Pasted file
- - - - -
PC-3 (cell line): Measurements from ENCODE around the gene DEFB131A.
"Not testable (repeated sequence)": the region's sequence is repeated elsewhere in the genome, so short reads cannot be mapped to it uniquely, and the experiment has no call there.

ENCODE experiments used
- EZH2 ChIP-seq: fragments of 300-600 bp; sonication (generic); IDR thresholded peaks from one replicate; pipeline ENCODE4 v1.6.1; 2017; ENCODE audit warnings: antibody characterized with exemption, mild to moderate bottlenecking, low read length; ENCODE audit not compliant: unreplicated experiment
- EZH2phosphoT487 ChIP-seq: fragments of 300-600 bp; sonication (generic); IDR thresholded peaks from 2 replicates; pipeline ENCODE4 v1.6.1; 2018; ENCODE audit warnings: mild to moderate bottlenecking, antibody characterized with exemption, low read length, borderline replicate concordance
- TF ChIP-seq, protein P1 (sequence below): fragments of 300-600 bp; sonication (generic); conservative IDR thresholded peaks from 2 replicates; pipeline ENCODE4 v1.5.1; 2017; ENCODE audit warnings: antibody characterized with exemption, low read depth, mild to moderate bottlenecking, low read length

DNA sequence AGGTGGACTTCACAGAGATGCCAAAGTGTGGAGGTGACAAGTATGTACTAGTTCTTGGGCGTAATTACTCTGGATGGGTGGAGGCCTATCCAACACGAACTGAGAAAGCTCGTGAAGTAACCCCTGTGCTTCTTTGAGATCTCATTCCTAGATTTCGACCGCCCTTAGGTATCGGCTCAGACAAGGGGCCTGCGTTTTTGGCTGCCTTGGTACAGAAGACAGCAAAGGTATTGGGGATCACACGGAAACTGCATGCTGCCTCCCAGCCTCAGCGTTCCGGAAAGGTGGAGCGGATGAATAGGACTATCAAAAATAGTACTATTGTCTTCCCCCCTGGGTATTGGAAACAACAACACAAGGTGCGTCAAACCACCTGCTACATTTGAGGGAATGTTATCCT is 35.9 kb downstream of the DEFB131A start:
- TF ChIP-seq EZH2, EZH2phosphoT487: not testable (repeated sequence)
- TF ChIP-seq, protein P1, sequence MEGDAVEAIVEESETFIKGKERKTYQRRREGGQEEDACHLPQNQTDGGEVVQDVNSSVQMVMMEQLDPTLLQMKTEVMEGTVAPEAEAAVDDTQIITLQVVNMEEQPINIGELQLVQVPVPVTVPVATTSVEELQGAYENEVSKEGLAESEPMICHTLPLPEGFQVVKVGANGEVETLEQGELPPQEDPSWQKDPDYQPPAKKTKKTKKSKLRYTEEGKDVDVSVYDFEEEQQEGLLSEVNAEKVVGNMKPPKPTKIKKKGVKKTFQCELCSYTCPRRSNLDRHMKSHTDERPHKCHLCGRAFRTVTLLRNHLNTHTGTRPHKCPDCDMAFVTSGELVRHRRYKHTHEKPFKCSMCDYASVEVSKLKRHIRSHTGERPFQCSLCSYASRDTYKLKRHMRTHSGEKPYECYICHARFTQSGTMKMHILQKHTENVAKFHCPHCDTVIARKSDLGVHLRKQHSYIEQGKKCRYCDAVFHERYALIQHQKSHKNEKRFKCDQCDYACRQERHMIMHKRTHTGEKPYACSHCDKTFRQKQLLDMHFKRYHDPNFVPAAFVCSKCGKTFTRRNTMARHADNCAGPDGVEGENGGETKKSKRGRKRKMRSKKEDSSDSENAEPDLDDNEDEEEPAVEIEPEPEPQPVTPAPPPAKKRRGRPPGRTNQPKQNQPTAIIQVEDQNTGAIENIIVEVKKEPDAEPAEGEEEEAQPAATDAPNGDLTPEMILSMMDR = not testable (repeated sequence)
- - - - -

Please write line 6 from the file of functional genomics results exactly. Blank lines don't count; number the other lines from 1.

- TF ChIP-seq, protein P1 (sequence below): fragments of 300-600 bp; sonication (generic); conservative IDR thresholded peaks from 2 replicates; pipeline ENCODE4 v1.5.1; 2017; ENCODE audit warnings: antibody characterized with exemption, low read depth, mild to moderate bottlenecking, low read length